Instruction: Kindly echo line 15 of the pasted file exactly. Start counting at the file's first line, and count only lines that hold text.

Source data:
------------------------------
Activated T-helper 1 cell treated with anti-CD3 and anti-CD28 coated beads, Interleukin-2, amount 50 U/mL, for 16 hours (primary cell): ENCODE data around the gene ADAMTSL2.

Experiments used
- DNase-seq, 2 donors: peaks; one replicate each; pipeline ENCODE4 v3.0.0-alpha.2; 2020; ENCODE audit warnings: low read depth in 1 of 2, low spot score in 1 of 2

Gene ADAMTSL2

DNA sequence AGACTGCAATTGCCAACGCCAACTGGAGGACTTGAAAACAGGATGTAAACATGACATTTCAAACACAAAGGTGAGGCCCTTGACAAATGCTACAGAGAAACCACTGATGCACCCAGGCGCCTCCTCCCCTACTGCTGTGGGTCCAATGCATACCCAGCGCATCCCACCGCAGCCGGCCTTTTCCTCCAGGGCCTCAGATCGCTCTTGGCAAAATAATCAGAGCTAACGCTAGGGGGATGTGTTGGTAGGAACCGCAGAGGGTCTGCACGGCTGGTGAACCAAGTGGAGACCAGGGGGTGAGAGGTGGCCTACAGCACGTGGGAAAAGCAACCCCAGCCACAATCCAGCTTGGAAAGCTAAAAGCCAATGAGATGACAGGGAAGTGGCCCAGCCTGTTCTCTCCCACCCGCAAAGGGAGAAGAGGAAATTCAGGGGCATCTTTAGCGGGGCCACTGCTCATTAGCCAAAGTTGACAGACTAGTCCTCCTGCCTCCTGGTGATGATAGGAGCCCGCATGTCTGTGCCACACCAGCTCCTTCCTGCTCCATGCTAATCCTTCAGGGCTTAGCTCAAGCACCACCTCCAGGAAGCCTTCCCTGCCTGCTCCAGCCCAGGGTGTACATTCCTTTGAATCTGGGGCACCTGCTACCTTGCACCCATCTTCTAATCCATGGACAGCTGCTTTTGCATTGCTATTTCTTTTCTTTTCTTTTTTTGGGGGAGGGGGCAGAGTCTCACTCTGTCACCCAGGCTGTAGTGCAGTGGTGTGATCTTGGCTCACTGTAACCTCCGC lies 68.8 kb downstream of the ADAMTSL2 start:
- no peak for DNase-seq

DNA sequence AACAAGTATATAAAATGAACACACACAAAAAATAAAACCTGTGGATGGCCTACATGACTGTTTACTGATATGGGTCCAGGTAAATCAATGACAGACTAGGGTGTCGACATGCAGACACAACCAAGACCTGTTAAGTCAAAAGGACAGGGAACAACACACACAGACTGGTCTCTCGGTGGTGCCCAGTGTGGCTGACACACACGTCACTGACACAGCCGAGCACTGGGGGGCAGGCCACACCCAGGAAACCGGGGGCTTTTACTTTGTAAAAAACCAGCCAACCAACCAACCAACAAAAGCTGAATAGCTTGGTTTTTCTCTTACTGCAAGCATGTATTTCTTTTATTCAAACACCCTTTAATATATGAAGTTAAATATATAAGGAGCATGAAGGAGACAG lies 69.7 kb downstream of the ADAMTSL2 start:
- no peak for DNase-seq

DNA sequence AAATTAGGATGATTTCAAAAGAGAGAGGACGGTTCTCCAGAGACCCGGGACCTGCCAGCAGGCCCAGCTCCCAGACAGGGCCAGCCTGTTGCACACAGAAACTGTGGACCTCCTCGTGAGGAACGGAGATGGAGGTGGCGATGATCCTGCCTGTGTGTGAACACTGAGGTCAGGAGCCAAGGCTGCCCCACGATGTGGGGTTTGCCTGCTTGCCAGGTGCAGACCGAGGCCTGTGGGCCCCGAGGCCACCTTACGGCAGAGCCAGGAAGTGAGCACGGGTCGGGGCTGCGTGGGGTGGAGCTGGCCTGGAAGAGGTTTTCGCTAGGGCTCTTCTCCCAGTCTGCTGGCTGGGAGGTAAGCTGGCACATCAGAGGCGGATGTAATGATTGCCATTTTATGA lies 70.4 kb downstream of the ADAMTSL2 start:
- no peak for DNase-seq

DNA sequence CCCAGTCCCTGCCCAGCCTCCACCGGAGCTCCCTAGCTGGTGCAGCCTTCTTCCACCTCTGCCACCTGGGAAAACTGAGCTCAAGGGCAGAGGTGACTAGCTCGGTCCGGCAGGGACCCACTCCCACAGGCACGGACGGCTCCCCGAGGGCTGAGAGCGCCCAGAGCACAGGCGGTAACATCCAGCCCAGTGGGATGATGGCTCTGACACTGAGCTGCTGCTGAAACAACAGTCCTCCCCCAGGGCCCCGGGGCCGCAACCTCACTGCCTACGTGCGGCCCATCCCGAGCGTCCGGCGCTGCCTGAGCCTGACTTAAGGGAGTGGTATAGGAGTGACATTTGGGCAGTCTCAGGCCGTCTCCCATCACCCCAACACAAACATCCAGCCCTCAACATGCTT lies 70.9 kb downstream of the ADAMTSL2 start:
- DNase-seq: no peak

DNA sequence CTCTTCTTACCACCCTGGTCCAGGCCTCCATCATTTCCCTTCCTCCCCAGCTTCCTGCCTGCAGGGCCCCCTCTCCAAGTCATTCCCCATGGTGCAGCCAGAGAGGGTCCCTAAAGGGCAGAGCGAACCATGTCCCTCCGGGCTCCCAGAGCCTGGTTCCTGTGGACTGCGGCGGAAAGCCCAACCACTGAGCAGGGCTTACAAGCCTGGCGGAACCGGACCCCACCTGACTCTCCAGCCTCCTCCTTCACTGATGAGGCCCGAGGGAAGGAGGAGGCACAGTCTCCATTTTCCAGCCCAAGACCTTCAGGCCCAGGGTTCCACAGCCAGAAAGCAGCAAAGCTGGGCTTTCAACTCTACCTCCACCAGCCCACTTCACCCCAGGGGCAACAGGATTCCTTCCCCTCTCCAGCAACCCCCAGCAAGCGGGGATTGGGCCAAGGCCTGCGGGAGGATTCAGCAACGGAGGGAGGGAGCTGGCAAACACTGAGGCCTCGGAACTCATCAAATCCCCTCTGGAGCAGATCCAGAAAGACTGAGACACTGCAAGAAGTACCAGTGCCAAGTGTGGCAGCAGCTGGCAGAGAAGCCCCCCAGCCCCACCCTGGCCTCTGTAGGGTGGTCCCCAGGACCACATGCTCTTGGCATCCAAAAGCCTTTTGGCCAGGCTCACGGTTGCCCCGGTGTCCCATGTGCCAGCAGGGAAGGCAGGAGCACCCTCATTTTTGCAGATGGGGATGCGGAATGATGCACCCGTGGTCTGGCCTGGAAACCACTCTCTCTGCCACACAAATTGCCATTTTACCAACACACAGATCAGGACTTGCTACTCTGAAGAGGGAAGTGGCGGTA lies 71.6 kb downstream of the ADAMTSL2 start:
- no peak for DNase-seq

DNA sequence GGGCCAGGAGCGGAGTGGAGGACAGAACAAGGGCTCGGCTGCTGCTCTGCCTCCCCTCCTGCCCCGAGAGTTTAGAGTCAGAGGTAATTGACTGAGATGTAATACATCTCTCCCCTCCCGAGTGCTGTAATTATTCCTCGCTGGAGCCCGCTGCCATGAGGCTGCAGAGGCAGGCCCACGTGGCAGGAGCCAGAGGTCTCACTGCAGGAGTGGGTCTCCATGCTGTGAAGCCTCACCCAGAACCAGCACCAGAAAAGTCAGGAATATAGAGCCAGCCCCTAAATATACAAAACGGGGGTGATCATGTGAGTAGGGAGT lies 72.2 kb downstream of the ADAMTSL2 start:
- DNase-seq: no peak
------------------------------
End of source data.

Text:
DNA sequence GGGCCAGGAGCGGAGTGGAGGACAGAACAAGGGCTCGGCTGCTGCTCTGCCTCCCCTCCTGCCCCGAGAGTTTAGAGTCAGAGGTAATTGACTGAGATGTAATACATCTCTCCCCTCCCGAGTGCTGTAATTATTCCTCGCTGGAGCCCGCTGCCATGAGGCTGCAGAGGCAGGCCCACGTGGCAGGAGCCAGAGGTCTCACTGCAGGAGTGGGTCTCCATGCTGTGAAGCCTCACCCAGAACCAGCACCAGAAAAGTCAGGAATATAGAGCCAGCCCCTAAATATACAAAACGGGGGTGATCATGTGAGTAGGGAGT lies 72.2 kb downstream of the ADAMTSL2 start: